Efforts are underway to create more consistency in the cloud.  

The Fintech Open Source Foundation (FINOS) just announced a new project to create standards for cloud companies that want to work with big FinServs. The aim is to make it easier for firms to work across multiple cloud providers: Collaboration leads to consistency and helps ensure compliance.  

Citi initiated the project, and more than 20 other FINOS members have joined the efforts, including Goldman Sachs, Morgan Stanley, RBC, and BMO, and Google Cloud, GitHub, and Red Hat.  

The efforts follow recent reports from the U.S. Department of the Treasury, the UK HMT, the European Council, and the Monetary Authority of Singapore, which raised flags about the systemic risk of cloud computing in the banking industry. 

The project has the potential to be “one of the most valuable and transformational initiatives in our open source community and across the industry,” according to FINOS exec Gabriele Columbro


A top Bank of America tech exec calls fintech-FinServ collaboration a “never-ending evolution loop.” 

By partnering with fintechs like Insight Partners’ portfolio company Banked, BofA is harnessing creativity and innovation. 

Bank of America’s head of technology and operations evangelizes the benefits of working with fintechs.  

Exec Andrew McKibben describes these relationships as a “never-ending evolution loop,” where both sides succeed by adapting to changing consumer standards together. “As more people require more sophisticated services and the overall scale of it continues, there’s more collaboration needed between tech firms and banks,” he told Fintech Futures.  

For example, he heralded BofA’s partnership with Banked, which lets customers pay for goods directly from their bank accounts, as an enabler for an in-demand new feature.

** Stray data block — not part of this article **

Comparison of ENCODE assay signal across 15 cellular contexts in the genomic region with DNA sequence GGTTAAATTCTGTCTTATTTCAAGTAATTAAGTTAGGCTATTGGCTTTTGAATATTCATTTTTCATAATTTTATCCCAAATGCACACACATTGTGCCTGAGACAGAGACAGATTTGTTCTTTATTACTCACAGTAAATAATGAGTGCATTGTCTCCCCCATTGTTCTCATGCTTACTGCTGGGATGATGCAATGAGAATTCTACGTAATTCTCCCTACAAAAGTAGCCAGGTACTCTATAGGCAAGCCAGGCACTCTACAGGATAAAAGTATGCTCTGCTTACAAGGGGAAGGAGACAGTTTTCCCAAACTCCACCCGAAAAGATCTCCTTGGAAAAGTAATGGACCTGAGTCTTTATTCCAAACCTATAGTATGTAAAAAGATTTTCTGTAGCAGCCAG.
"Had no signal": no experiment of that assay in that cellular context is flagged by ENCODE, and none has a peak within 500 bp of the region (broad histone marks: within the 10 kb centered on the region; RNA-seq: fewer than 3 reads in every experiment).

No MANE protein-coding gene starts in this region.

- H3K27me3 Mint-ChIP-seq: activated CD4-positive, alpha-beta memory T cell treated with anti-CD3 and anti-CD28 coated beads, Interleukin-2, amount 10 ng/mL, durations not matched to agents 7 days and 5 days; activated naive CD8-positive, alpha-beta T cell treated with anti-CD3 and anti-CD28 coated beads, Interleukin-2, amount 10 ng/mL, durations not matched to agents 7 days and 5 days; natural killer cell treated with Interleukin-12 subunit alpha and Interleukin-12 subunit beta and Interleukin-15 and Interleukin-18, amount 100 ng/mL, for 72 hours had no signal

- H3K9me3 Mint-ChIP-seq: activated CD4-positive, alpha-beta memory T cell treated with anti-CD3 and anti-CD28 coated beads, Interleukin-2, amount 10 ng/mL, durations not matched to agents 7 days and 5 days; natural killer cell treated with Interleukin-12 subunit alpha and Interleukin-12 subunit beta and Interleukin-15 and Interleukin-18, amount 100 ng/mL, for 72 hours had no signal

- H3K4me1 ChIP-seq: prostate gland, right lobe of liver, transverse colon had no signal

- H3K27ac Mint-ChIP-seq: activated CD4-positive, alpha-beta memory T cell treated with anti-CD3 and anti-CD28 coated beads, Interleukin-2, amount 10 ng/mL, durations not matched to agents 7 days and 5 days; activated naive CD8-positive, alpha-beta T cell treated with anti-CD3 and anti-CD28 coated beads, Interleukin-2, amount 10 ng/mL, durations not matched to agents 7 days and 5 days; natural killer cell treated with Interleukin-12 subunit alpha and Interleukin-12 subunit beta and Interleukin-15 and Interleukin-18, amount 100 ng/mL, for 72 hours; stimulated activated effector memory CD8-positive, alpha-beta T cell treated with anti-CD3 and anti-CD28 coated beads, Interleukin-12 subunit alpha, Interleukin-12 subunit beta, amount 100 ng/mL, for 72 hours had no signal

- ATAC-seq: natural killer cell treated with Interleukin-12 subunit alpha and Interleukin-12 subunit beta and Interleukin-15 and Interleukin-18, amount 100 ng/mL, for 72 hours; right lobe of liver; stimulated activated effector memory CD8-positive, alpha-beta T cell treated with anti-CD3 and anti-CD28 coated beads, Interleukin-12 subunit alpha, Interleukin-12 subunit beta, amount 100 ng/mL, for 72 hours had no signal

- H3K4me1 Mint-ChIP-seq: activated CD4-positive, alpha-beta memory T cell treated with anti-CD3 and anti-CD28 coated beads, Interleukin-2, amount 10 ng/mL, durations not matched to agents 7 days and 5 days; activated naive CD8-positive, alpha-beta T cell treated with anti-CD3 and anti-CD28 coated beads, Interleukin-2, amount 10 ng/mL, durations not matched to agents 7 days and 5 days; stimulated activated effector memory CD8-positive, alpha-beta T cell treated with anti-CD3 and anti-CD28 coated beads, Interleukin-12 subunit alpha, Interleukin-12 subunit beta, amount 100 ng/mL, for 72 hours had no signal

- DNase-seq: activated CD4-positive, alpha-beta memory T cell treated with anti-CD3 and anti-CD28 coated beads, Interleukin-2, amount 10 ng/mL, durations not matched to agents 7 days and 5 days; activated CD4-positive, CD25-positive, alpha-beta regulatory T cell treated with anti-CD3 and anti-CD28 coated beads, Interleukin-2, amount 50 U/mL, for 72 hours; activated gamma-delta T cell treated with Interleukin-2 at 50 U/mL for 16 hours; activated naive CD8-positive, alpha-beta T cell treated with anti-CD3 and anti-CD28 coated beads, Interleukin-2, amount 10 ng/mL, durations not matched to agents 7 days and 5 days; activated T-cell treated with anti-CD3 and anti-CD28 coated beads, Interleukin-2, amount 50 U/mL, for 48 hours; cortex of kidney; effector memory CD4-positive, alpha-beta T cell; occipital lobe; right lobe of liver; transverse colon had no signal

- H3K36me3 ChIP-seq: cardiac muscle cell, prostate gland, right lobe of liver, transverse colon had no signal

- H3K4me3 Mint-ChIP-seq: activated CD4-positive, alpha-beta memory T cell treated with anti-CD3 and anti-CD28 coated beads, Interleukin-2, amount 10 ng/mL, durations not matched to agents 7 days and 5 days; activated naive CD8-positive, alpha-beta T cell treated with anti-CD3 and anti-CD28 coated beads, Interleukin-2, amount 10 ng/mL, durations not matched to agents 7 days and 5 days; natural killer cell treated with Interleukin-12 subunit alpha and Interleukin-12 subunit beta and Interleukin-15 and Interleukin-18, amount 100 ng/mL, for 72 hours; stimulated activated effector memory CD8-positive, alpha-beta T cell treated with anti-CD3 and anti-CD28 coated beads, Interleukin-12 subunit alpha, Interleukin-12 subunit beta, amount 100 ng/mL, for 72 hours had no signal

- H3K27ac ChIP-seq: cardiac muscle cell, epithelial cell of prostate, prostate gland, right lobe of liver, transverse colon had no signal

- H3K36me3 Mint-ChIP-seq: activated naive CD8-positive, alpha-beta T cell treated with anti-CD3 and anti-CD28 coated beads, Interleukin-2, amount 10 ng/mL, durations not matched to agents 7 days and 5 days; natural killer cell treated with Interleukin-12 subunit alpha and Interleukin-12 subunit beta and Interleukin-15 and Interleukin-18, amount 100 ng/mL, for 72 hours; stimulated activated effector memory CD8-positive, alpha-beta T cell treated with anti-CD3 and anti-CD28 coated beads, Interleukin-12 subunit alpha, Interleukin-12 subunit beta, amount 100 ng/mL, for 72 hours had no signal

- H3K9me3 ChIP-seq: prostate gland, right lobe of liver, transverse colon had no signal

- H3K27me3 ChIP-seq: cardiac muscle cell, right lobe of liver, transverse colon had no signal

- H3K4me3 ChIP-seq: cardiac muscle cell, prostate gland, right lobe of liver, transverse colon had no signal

Letting consumers pay-by-bank reduces risk and costs for merchants and “makes online checkouts simpler, faster, and more secure,” according to McKibben.  

“Co-operation, not competition, is definitely the common approach nowadays,” he added.


To ebb the tides of under-performing digital transformations, leaders need to trust and empower their teams to pivot when necessary.  

Stakes are incredibly high for financial services firms undergoing digital transformations, and yet they often flounder. To boost results, tech execs need to create a culture of empowerment through incentives and clear messaging. 

Nearly all banks are using technology to rethink their processes, features, and operations, but the road to reinvention is bumpy: A stunning 70% of leaders report witnessing a banking transformation that has underperformed in the last five years, according to a Tearsheet report

One of the key reasons for those lackluster results may be a culture of fear versus trust, and stagnation versus reorientation. 

After all, only 43% of execs clearly communicate to employees that unsuccessful experimentation will not adversely impact their career or compensation, according to Tearsheet. In other words, banks need to learn to fail faster.  

Teams from across the bank need to work together and be aligned on positive incentives, not negative ones. Beyond the nuts-and-bolts of new technology, that requires a mindset of experimentation, teamwork, and trust. As former Credit Suisse CIO Radhika Venkatraman previously put it to Insights Distilled: “If you want to disrupt yourself digitally, you must reimagine your data, operations, talent, and culture.” 

Quick Bits:

Personnel news: ING just appointed Görkem Köseo?lu as its new chief technology officer, while longtime Goldman Sachs alum Julian Salisbury quit to join Sixth Street Partners as co-chief investment officer

Regulatory recap:The SEC finalized a rule that will require public companies to report cybersecurity incidents within four days. It’s also proposing a rule that would impose new guardrails on how investment firms use advanced analytics to prompt customers to trade. 

Upcoming event: Our second annual ScaleUp:AI conference will take place October 27, in-person in New York City and streaming live online. Get digital tickets for 50% off with promo code Distilled.